The U.S. Government regulates exports and imports within the United States and overseas through the International Traffic in Arms Regulations (ITAR) and Export Administration Regulations (EAR). Since the September 11, 2001 attacks, the U.S. Government has increased its scrutiny of educational institutions and various industries to ensure export control compliance. In addition, the U.S. Government launched the Export Control Reform (ECR) initiative to improve the entire export control and enforcement regime.
The ongoing scrutiny and latest reforms require U.S. exporters, small businesses, and individuals to review their practices and operating procedures and refresh their compliance programs. Centre Law & Consulting attorneys are ready to counsel clients, develop compliance policies and train employees, and represent companies in internal-investigations, disclosure, and enforcement matters.
Areas of practice and legal solutions include:
Export Control and Compliance are Important for the Following Industries:
The ITAR stands for the International Traffic in Arms Regulations. The ITAR is a set of U.S. Government regulations on the export and import of defense-related articles and services. Many U.S. Government contracts require that U.S. prime contractors are “ITAR compliant.” The U.S. Department of State is responsible for implementing the ITAR. Compliance with the ITAR requirements is very important.
The EAR stands for the Export Administration Regulations. The EAR is a set of U.S. Government regulations on the export and import of commercial items. Many of the commercial items may be “dual-use” which means that they both have commercial and military functions. The U.S. Department of Commerce is responsible for implementing the EAR. Compliance with the EAR requirements is very important.
According to the U.S. Department of Commerce, many controlled items, including software and technology, require a license from the Bureau of Industry and Security. Each exporter has the responsibility to obtain a license when the EAR requires it. When you are deciding whether a license is required, the U.S. Department of Commerce recommends to ask the following questions: (1) what is being exported? (2) where is the item being exported? (3) who will receive the item? and (4) how will the item be used?
Without a comprehensive compliance program, export violations may occur without knowing about them. Some of the potential danger areas include:
Penalties may range from criminal convictions, debarment, fines, loss of export and import privileges, suspension and termination of contract. For example, according to the recent U.S. Department of Commerce Bureau of Industry and Security (BIS) report “Don’t Let This HAPPEN TO YOU!,” in 2014, BIS investigations led to the criminal convictions of 39 individuals and businesses for export violations with penalties of over $137 million in criminal fines, and more than $1 million in forfeitures and 568 months in imprisonment, addition of 155 new parties onto the BIS Entity List, and 44 administrative export cases completed with over $60 million in civil penalties.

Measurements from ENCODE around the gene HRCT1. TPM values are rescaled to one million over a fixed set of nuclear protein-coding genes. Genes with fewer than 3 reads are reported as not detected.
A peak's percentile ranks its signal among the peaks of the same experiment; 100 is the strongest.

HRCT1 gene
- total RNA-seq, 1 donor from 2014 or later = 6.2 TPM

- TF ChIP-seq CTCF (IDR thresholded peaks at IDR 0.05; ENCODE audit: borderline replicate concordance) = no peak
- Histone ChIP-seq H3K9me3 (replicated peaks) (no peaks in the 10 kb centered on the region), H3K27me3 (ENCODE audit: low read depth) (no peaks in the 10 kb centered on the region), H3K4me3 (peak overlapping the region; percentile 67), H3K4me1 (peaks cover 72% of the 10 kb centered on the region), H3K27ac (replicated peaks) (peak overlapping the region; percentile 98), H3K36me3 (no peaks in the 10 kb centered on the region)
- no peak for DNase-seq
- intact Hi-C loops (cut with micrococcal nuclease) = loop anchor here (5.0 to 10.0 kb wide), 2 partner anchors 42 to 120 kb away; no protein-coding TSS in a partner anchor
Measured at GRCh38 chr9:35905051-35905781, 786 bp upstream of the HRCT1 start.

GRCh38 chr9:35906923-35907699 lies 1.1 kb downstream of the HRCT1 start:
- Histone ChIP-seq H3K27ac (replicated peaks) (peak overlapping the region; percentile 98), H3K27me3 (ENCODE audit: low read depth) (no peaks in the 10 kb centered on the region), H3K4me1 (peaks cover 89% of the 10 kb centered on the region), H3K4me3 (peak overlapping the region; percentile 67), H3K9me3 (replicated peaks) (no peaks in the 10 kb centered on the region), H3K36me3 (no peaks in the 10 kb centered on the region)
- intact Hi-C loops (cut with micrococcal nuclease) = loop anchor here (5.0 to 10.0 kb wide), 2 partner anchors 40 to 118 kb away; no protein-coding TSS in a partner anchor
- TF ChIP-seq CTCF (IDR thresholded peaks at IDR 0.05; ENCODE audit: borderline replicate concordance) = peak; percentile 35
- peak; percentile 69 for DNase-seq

President Obama directed a broad-based interagency review of the U.S. export control system in order to strengthen national security and increase the competitiveness of key U.S. manufacturing and technology sectors. The review found that the current U.S. export control system was redundant and overcomplicated. As a result, the U.S. Government launched the Export Control Reform Initiative (ECR Initiative) to fundamentally reform the U.S. export control and enforcement system. Current reforms are divided into 3 separate phases.
President Obama created the Export Enforcement Coordination Center (E2C2) to enhance information-sharing and law enforcement and intelligence coordination concerning possible U.S. export control laws violations. The E2C2 is located within the U.S. Department of Homeland Security and the following federal agencies have presence in this center: U.S. Department of Commerce, Bureau of Industry and Security, Office of Export Enforcement, U.S. Department of Defense, Air Force Office of Special Investigations, U.S. Department of Defense, Defense Criminal Investigative Service, U.S. Department of Defense, Defense Intelligence Agency, U.S. Department of Defense, Defense Security Service, U.S. Department of Defense, Naval Criminal Investigative Service, U.S. Department of Energy, National Nuclear Security Administration, U.S. Department of Homeland Security, Customs and Border Protection, U.S. Department of Homeland Security, Homeland Security Investigations, U.S. Department of Justice, Bureau of Alcohol, Tobacco, Firearms and Explosives, U.S. Department of Justice, Federal Bureau of Investigation, U.S. Department of Justice, National Security Division, U.S. Department of State, Directorate of Defense Trade Controls, U.S. Department of the Treasury, Office of Foreign Assets Control, U.S. Export-Import Bank, Office of the Inspector General, U.S. Postal Service, Postal Inspection Service, and Office of the Director of National Intelligence, Office of the National Counterintelligence Executive.
There are many regulations involved in the U.S. export control and enforcement regime. In addition to the ITAR and EAR, exporters must comply with the Office of Foreign Asset Control regulations, the U.S. Department of Justice, Bureau of Alcohol, Tobacco, Firearms and Explosives regulations, U.N. Security Council sanctions, and international sanctions and embargoes.
To learn more about ITAR, EAR, and export controls, contact us at 703-288-2800 or email us for a free consultation